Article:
I make my down from the rock, being careful to use my red light only, as I can see the others are shooting beside and behind me. It is pitch black, so I need some sort of marker to remember where I left my camera as well, in case the battery dies and I can't see the LCD screen - I remember a branch on the ground being nearby, use that as my marker.
I'm back on the beach now - make my around the rock I just climbed to the other side. I've got my other camera on hand - it's time to explore a little bit. But the clouds have set in for good, for most part there is cloud all over the galactic core of the milky way. I take in a few shots and some mini time lapses. I see the others are now shooting behind the big rock, Mars is visible - about to dip behind.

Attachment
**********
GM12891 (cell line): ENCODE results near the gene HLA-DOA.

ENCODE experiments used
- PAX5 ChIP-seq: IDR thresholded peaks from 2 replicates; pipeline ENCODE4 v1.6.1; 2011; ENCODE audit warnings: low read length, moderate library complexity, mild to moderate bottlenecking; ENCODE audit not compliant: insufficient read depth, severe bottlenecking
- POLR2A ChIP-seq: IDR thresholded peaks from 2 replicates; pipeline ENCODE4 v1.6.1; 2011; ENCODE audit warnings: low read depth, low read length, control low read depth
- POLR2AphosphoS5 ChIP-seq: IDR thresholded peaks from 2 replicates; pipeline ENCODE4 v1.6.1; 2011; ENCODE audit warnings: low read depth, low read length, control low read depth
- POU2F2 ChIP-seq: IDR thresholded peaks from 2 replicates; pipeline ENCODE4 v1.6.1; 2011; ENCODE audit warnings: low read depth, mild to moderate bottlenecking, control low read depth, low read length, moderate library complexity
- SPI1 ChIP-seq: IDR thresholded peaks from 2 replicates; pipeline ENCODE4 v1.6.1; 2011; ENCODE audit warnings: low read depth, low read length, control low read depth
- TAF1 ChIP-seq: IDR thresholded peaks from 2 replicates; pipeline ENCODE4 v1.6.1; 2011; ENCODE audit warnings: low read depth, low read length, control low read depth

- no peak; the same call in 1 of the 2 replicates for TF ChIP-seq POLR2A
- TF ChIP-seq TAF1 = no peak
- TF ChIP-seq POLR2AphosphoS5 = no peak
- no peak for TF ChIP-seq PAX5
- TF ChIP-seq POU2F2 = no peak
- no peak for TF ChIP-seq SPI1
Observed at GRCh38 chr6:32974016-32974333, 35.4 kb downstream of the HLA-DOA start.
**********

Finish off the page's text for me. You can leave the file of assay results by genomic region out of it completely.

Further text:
At this stage - we had spent almost 2 hours out there and with no signs of the clouds retreating, we called it a night. There was some awesome shots taken by Fuzz, Guillaume, Alan, James, definitely go check out their work. Alan got a nice glowing milky way photo behind those clouds. Although at end it didn't turn out to be greatest night out for milky way shooting, we made the most out of what we had.
This was not the first time I've been out star gazing, but yet again I was just so amazed by looking up at the sky seeing a billions and billions of stars, galaxies, planets, and other objects out there. And for a lot of people - they have not seen this, if you live in a urban area, you will not see the sky like this, all the light pollution around you just doesn't allow for it. Go out to a dark area, let your eyes adjust and it's amazing what you will see, I saw a couple of shooting stars that evening as well!